What You Need To Know About Thumb Sucking And Your Child's Teeth

25 November 2014
 Categories: Dentist, Articles


Children suck their thumbs, fingers or pacifiers from the early stages of infancy. Many even begin sucking their thumbs in the womb—it's a natural and healthy reflex during a child's first years. It's soothing and helps children fall asleep and comfort themselves when they're upset. But prolonged thumb sucking, especially after permanent teeth erupt, can cause serious oral problems for your child. If you're concerned about these behaviors in your child, read on to learn more about what causes thumb sucking behavior and what you can do to help your child stop.

When do children outgrow thumb sucking?

Most children outgrow this habit by age five. However, permanent teeth begin to erupt between 4 to 6 years old, meaning that thumb sucking into the preschool and kindergarten years has the potential to affect the alignment of the teeth. You should begin working with your child to help them stop sucking their fingers after 36 months of age.

Why do older children continue to suck their thumbs?

Thumb sucking continues to soothe some older children, which is why they continue the behavior. You may find that your child sucks his thumb when he's tired, bored, worried or stressed. If it happens only occasionally, it's not that big of a deal. However, vigorous or frequent thumb sucking should be addressed with your pediatric dentist.

How does thumb sucking affect a child's mouth?

In a healthy mouth, the top front teeth slightly overlap the bottom teeth, and the top and bottom teeth meet in a closed bite. Gaps occur with prolonged thumb sucking, resulting in many of the following problems:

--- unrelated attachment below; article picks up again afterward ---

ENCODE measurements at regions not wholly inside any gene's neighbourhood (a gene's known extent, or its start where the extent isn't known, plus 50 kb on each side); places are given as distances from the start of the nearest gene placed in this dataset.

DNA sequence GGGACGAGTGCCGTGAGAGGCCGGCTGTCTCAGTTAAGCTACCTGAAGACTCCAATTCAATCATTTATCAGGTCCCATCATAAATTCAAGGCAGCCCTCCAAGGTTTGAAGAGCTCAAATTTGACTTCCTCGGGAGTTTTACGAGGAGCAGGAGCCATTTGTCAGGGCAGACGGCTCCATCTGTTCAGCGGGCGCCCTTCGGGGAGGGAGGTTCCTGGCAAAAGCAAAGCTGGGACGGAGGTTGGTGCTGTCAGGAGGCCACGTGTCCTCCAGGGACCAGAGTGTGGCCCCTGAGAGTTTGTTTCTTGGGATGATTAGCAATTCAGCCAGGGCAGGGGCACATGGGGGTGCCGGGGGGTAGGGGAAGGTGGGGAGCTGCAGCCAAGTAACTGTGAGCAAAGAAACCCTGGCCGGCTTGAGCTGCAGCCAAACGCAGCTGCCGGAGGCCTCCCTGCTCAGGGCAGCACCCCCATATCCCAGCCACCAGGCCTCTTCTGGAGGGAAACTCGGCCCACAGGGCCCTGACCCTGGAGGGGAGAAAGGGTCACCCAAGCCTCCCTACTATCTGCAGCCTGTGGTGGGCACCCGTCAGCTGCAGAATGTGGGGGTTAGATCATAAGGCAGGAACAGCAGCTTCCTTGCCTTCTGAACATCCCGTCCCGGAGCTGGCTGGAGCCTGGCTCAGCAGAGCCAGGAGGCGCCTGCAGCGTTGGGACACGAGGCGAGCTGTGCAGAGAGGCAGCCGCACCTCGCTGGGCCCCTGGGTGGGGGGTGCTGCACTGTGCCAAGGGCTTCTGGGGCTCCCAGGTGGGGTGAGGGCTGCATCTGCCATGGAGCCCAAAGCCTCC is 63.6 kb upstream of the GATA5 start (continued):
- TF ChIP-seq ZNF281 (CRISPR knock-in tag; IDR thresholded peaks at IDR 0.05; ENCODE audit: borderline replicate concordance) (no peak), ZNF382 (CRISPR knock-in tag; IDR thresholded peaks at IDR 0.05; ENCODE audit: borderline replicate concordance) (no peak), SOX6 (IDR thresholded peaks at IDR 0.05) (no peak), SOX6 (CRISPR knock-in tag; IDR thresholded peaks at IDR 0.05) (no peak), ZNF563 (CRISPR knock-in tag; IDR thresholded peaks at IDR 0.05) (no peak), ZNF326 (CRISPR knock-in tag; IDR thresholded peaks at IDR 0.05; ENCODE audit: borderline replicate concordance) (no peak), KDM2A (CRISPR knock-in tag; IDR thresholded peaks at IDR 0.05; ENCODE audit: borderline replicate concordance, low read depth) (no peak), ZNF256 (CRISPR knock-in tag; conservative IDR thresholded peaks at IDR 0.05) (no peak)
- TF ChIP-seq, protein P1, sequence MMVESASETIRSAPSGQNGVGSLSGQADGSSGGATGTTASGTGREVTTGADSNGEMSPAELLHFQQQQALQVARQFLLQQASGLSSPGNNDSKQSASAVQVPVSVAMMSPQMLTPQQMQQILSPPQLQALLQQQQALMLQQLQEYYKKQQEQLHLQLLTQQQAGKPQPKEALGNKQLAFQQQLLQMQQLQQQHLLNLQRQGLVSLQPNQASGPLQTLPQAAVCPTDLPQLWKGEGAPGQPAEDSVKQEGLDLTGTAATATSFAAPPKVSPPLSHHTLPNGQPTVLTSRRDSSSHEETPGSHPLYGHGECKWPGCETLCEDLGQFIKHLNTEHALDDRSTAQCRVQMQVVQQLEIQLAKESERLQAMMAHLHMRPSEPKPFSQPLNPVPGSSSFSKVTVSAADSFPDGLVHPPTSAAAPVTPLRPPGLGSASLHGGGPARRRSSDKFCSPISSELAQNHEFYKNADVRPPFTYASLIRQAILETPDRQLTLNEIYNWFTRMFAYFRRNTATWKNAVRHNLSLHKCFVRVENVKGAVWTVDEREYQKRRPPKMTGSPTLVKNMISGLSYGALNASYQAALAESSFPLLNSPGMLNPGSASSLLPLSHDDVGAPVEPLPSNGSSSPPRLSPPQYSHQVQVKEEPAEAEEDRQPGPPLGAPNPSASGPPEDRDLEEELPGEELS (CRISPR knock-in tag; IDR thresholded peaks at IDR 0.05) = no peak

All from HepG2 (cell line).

• It reshapes the jawbone, which is still soft and pliable in young children.
  • The teeth grow out of alignment.
  • Lower teeth move inward and upper teeth are pushed outward, resulting in crooked teeth.
  • The growth of the palate is affected, causing poor tongue placement and resulting in problems chewing, swallowing and speaking.
  • Overbite or open bites develop.
  • Skeletal deformities result, causing problems with the child's self-confidence and self-image.
  • Children are prone to germs and infections.

How can parents help their children break the thumb sucking habit?

If your child does not stop sucking his thumb between the ages of two and four, you should begin helping your child break the habit before permanent teeth come in. Here are some tips for doing just that:

  • Set up a reward chart to record their progress, and offer incentives for finding alternatives to thumb sucking.
  • Eliminate sources of anxiety or discomfort to get rid of the need for thumb sucking.
  • Put a bandage on the end of the thumb to deter sucking.
  • Have your child wear gloves while sleeping.
  • Don't punish your child if he slips up, as this negative attention will just reinforce the need for thumb sucking.

If your child is preschool aged or older and still sucking his thumb despite attempts to curb the behavior, talk about it with a Dentistry For Children & Adolescents professional. The dentist may refer you to an orthodontist who specializes in bad bites. Your child may be fitted with a device that discourages thumb sucking and retrains the tongue. The dentist may also recommend orofacial myofunctional therapy (OMT), which involves exercise routines that retrain the tongue and other facial muscles to improve swallowing and chewing.

Although it's a difficult habit to break, you can help your child stop sucking his thumb. And with the myriad of dental and oral treatments available today, you can rest assured that his bite can be corrected. He'll have beautiful teeth and a healthy mouth with the help and guidance of a pediatric dentist and an orthodontist.